Hashtags and Hashtags Hijacking
Abidin (2021) defines hashtag hijacking as “occupying, hijacking, or creating trending hashtags to redirect attention to another cause” (p.6). By the end of 2019, over 95 million Instagram posts were tagged with #vegan or #veganism, based on Instagram statistics (Instagram, 2019 as cited in Phua et al., 2020). #Vegan is a trending Instagram tag that subsequently appears frequently in an accounts ‘explore’ pages and hence is likely to reach a large audience regardless of searching for it or not. Unlike a documentary like Cowspiracy or Forks Over Knives that relies on shock and scare tactics to make a memorable impression on viewers, vegan influencers are able to normalize and gradually deliver less extreme content to the wider community on a daily basis, making viewers much more receptive (Wilson, 2019). A hashtag can be used by influencers to take control of, spam, or ruin a company’s marketing by overloading the insta-feed (Abidin, 2021). The hashtag #Februdairy was created in a campaign, originating on Twitter February 2018, by Dr Jude Capper to promote the dairy industry in Britain and offset the damaging media hype generated by the vegan movement. However, animal protection activists hijacked the hashtag, using it to post large amounts of content that criticized the dairy industry (Rodak, 2020).
“Hard Vegans” and Manipulating Emotions.
Using footage and drawing parallels between humans and farm animals to shock and guilt viewers.
Hard Vegans focus on the moral and ethical reasons for being vegan and emphasize this in their Instagram posts. They are very passionate as they regard the animals on an equal level as humans and like a religion there is no flexibility for discussion or compromise (Wilson, 2019). The dominant media represents these vegan activists as ‘militant, violet, extremists’. Hard vegans use emotive language alongside cute pictures of baby animals that aim to guilt viewers, give the animals a sense of identity and sentience, and make them relatable and therefore worthy of humane treatment. However, only using this technique can be problematic as the violence of the industry is hidden (Fernández, 2021). Subsequently, hard vegans also share undercover video footage depicting the inhumane treatment of animals in the food industry that evokes a sense of disgust and outrage in viewers. This is seen as an uncovering of truth and raising awareness on the realities of the animal agricultural system and its exploitive mainstream practices (Fernández, 2021). However, some activists believe this can deter viewers as the “overpowering emotional impact can result in avoidance rather than engagement” or, on the flip side, result in a normalization and indifference to the violence against animals (Fernández, 2021, p. 147). The potential for traumatization or emotional numbing is the reason why less violent pictures are used for posts targeted at children when discussing animal exploitation (Fernández, 2021).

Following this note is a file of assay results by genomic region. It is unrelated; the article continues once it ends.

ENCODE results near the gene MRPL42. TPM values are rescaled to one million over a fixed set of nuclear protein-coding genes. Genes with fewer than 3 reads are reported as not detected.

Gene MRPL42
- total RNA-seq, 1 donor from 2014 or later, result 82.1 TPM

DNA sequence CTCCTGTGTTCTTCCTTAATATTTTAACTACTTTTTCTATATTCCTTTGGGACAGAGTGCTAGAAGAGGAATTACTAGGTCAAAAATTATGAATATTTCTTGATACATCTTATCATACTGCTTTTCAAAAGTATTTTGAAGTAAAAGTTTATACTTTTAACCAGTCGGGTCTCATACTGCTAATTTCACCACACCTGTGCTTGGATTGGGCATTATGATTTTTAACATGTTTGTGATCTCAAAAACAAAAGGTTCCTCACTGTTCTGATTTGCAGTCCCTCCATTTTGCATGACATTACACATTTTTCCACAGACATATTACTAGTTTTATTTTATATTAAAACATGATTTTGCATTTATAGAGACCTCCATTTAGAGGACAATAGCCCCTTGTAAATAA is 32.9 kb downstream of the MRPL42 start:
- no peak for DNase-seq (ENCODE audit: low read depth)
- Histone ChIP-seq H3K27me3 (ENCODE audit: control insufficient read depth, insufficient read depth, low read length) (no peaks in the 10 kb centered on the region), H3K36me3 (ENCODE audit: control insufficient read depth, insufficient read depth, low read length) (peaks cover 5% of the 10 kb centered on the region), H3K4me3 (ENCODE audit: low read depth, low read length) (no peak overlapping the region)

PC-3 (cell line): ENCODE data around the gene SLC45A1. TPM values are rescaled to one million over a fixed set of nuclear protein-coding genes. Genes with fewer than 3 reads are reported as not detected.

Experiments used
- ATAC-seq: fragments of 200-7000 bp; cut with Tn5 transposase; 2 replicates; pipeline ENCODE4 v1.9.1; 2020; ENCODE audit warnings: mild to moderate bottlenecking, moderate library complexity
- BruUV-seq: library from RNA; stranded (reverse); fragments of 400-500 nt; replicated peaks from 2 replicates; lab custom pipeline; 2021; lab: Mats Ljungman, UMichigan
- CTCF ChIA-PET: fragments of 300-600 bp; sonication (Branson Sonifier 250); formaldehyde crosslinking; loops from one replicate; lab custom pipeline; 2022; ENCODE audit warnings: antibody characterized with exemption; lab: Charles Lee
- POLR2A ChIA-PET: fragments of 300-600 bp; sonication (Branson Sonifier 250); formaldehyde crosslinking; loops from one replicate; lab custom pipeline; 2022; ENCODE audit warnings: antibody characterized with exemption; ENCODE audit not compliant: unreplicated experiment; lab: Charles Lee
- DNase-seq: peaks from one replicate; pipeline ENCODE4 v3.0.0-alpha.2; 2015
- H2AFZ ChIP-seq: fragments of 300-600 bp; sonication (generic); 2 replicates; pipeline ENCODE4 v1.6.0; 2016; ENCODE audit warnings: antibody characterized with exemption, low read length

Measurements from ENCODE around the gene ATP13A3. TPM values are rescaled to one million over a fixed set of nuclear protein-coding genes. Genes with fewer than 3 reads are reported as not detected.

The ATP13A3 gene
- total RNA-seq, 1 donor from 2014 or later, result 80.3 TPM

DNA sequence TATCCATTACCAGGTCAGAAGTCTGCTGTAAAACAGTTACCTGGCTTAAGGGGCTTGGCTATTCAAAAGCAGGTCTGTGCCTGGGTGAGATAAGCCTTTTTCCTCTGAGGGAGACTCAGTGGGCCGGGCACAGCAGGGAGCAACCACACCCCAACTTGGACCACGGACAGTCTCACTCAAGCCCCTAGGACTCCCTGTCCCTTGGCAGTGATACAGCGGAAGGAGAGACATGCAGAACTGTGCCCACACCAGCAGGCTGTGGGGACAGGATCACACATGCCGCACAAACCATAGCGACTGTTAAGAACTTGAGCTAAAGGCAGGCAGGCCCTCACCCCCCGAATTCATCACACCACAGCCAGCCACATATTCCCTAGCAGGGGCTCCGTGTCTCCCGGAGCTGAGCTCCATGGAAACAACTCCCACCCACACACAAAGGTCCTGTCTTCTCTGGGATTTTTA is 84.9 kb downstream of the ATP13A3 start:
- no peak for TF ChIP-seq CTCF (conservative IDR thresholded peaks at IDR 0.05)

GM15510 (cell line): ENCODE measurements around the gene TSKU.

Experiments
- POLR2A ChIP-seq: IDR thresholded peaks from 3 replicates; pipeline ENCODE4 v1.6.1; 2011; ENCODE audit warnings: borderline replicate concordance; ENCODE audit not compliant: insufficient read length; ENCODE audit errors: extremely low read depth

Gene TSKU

Mass media has stereotyped veganism as a cult for extremist animal activists. Subsequently, people associate vegans with negative connotations. However, veganism can come in many different forms with a multitude of motivations behind their online Instagram identity. While I have discussed vegans as either “soft” (being environmentally or health motivated) or “hard” (ethically motivated), with distinct techniques for advocacy, it is important to acknowledge that these techniques are not exclusive to these groupings. Statistical infographics, ethnic and easy recipes, celebrity endorsement and hashtag hijacking can be used by hard vegans and drawing parallels between animals and humans can be done by “soft” vegans. But ultimately, it’s the questioning of people’s morality that is the greatest barrier to veganism advocacy and acceptance of identity. However, this is the foundation of veganism and perhaps there is a reason why non-vegans find questioning their choices and analysing weather they do or do not align with their supposed values difficult. Perhaps social media can allow someone else’s identity to question our own.
Abidin, C. (2021). From “Networked Publics” to “Refracted Publics”: A Companion Framework for Researching “Below the Radar” Studies. Social Media + Society. https://doi.org/10.1177/2056305120984458
Buttny, R., & Kinefuchi, E. (2020). Vegans’ problem stories: Negotiating vegan identity in dealing with omnivores. Discourse & Society, 31(6), 565-583. https://doi-org.dbgw.lis.curtin.edu.au/10.1177%2F0957926520939689
Climate Nexus. (2021). Animal Agriculture’s Impact on Climate Change. Climate Nexus. https://climatenexus.org/climate-issues/food/animal-agricultures-impact-on-climate-change/